What Is Rebate Marketing?
When you purchase something that has a rebate attached to it, you immediately begin to thank the company that started that promotion. That’s one of the simplest benefits of rebate marketing. The beauty in starting a relatable marketing strategy that will promote customer care is involved in every transaction. From the moment that the customer notices the delightful rebate that’s printed on the packaging, their eyes will begin to light up. Their faces might be smiling while they explain such a smart purchase to their coworkers, but their minds will be adding up the dollars they’ll be saving by purchasing a pair of shoes with a rebate attached.
You might think that rebates are only used on electronics and groceries. However, you are mistaken. Rebate marketing has proven to be a worthwhile strategy for successful companies in a wide variety of industries. If you’re still unsure if rebate marketing will help you sell your company’s product offerings, continue reading this guide to find out how this unique strategy has the potential to help you grow your business by increasing your conversion rate.
Difference Between Coupons and Rebates
Being successful in business means that you must continue to meet the goals that you set out to achieve when you drafted your business plan. For instance, the business plan you made probably covered items like profits and returns on investments. If you want to be successful in achieving the goal of making a profit with your business, you need to find a way to increase conversion rates by selling more products through your distribution networks. Marketing your products through coupons and rebate offers are viable solutions to getting more people interested in trying your brand.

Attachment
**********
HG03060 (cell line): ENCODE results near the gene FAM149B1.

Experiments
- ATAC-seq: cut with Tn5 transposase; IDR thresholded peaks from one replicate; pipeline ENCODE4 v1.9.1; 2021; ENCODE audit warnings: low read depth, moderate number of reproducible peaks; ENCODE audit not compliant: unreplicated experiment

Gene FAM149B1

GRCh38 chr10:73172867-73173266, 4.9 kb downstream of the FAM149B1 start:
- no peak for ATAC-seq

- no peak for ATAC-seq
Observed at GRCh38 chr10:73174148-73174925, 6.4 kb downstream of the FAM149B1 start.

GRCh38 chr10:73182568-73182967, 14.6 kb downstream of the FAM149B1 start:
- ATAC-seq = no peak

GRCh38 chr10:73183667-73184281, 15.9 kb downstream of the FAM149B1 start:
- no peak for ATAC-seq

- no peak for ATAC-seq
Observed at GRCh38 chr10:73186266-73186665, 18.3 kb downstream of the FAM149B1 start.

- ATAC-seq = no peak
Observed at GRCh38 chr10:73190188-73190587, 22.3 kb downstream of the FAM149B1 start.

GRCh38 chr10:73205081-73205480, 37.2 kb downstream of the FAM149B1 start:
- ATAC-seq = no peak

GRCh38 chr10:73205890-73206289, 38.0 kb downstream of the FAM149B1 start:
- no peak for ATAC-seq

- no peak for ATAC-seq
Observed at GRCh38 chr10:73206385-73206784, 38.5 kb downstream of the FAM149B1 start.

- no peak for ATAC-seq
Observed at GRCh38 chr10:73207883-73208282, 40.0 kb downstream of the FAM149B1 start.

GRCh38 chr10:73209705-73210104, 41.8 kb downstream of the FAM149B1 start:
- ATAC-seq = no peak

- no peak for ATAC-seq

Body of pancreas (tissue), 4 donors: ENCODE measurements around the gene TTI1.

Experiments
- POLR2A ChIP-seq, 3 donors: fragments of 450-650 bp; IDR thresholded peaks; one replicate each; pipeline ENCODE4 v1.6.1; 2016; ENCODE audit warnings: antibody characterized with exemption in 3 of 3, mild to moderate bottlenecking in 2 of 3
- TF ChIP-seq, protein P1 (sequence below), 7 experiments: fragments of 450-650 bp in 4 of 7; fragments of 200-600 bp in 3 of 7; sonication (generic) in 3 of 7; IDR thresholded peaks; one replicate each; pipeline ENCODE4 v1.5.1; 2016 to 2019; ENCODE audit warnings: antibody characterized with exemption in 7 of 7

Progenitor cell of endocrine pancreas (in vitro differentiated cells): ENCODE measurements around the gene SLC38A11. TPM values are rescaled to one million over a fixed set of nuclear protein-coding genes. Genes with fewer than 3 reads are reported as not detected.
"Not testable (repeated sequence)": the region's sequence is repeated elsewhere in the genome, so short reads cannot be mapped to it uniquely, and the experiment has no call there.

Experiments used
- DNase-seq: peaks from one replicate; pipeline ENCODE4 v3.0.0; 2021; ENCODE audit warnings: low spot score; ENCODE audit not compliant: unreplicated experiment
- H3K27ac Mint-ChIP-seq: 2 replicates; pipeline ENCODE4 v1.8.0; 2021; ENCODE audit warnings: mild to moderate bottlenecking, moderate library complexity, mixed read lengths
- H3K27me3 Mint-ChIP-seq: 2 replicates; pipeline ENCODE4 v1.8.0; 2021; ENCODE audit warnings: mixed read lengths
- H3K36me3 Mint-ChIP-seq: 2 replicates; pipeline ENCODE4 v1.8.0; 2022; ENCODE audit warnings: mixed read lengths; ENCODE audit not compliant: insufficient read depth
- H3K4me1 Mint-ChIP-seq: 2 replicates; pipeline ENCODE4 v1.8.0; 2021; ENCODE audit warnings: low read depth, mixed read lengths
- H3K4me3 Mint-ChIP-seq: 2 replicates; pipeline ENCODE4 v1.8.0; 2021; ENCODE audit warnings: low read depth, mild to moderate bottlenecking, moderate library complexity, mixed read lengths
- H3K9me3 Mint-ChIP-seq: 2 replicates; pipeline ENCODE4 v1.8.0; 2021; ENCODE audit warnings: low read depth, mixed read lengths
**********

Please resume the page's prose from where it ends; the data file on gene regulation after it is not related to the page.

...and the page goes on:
These are fundamental differences in terminology that some novice business owners confuse when they create a marketing plan for their businesses. It’s important to differentiate between these two marketing strategies in order to move forward with your marketing plan. The reason that they might appear similar to some folks is because both strategies are often represented through slips of paper. In addition, both items will work to save the buyer on their purchase while creating buzz for the associated product. The key difference between coupons and rebates is how each item is used in transactions. Coupons are used to purchase items at lower prices than advertised; meanwhile, rebates are used to receive money back after making a purchase.
Benefits of Rebate Marketing
There’s a good chance that rebate marketing is the right strategy for your business. However, there are plenty of marketing strategies that you should be considering. Digital marketing is incredibly important, and brand recognition is achieved through traditional marketing techniques as well. Creating and revising a marketing plan for your business involves delicately weaving together several unique marketing strategies. Each strategy should complement the others, and each strategy must work towards achieving the goals set forth in your company’s business plan. The following benefits will help you determine whether this particular marketing strategy is right for your business at this current juncture.